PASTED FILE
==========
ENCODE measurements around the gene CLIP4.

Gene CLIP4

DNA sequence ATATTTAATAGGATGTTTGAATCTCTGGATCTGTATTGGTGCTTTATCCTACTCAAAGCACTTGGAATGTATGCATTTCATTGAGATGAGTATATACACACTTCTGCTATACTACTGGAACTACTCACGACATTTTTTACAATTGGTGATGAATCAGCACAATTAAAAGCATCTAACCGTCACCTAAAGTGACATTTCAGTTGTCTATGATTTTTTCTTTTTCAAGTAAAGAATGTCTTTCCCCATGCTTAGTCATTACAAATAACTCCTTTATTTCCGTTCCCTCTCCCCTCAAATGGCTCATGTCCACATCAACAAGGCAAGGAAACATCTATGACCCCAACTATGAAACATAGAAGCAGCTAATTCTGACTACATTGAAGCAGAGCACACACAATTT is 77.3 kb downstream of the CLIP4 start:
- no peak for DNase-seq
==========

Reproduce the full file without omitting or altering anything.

ENCODE measurements around the gene CLIP4.

Gene CLIP4

DNA sequence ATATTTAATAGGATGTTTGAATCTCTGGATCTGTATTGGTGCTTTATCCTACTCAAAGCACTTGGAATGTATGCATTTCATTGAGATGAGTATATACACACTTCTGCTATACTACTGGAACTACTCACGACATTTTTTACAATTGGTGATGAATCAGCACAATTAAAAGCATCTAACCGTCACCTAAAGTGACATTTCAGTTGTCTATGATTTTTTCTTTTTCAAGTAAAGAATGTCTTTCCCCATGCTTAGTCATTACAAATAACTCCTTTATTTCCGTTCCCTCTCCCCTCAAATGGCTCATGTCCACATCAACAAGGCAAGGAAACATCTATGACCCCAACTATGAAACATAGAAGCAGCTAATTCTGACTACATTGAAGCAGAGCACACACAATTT is 77.3 kb downstream of the CLIP4 start:
- no peak for DNase-seq